September 17, 2013 - 8:27 AM
THOMPSON-OKANAGAN – The risk is now lower but the potential for an intense fire still exists, even as the nights get longer and the days get cooler.
B.C. Wildfire information officer Kayla Pepper says the whole fire centre is in a low to very low fire danger rating right now. The rain that came with the thunderstorms Sunday and Monday kept any lightning strikes from igniting.
Pepper explains a lightning strike can hold in the ground for up to a couple weeks though, meaning a fire could still be smoldering in the ground. If return to the dry heat it, the any smouldering embers could start a fire. It's called holdover lightning and crews have responded to a number of them this year.
With more thunderstorms in the forecast, and the lift of the open fire ban set for a month from now, Pepper warns people to still take precautions.
“We're not seeing intense of fire starts right now, but that doesn't mean it couldn't happen,” Pepper says, “the potential is still there.”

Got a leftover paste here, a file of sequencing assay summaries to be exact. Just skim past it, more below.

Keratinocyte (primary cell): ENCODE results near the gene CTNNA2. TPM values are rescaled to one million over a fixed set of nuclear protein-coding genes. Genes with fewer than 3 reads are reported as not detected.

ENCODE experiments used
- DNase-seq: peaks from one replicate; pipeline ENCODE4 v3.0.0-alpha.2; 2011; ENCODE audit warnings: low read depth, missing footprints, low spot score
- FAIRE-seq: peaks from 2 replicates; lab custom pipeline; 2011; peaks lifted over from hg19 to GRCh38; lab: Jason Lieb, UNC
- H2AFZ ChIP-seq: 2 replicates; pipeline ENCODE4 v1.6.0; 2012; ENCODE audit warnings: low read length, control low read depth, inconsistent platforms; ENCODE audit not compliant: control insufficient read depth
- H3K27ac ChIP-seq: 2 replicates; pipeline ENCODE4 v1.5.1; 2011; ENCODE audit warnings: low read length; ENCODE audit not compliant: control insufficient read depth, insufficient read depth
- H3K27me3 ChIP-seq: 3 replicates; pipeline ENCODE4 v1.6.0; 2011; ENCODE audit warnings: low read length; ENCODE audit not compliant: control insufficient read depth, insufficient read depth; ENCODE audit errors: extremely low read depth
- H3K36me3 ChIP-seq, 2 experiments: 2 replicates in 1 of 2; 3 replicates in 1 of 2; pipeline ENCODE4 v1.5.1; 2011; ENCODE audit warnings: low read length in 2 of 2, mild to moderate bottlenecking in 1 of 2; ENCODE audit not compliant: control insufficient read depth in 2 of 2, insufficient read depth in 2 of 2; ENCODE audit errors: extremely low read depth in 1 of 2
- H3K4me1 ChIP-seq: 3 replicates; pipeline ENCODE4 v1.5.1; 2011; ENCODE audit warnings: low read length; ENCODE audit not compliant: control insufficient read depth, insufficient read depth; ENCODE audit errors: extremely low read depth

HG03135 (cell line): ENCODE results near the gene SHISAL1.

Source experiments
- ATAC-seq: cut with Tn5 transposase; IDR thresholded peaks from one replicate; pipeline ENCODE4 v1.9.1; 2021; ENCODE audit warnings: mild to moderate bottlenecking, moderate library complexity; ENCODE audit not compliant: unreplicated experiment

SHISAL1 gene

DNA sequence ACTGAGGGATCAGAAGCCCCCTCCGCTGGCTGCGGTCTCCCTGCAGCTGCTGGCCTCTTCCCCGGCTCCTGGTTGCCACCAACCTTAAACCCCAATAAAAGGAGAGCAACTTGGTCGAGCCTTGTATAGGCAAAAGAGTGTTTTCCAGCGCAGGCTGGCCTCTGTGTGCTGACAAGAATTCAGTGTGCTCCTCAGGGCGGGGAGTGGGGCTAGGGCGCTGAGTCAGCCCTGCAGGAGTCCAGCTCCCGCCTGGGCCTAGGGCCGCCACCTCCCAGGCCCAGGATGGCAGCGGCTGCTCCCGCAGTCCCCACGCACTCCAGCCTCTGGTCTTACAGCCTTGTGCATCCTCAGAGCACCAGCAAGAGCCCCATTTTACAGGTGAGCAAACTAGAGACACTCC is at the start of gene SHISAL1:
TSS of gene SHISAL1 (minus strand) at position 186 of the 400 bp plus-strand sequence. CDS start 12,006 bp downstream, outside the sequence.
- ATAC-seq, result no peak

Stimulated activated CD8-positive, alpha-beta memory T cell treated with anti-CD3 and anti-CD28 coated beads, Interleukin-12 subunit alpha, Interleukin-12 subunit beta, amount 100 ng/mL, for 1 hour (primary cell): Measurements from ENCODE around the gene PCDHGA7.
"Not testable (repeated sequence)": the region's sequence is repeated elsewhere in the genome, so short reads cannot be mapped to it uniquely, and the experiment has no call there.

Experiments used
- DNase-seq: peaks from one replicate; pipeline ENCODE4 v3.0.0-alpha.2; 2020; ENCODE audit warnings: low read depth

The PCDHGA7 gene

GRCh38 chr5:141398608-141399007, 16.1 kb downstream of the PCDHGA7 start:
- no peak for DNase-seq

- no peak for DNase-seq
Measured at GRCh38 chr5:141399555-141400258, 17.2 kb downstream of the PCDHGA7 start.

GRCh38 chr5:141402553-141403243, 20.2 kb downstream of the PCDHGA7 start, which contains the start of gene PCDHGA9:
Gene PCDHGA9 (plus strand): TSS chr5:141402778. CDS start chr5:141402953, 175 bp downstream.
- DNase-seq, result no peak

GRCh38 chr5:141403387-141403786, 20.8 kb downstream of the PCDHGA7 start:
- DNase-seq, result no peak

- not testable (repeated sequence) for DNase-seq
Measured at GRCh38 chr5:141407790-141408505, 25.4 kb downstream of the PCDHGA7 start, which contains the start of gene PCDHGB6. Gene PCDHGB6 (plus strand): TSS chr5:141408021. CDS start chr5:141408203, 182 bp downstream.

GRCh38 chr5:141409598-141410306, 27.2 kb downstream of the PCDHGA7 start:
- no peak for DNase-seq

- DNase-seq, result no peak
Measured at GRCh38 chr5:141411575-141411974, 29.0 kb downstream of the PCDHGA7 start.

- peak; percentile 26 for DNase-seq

Even though the fire danger rating is low, Pepper says people shouldn't expect to see the Kamloops Fire Centre starting large controlled burns just yet.
“Anything in the fire zone is still prohibited and B.C. Wildfire follows the same regulations for the most part,” Pepper notes. “There will be no large scale burning going on, though that will change in the fall. We do have a number of piles out there.”
Pepper says it's a great time for people to work on cleaning up their property and complete fire smart stuff like raking leaves and get piles ready for open burning, which is set to begin Oct. 15.
So far this season the Kamloops Fire Centre has seen 22 fires of note (larger than 10 hectares or close to residences) and a total of 456 fires that have burned just under 3,000 ha.
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News from © InfoTel News Ltd, 2013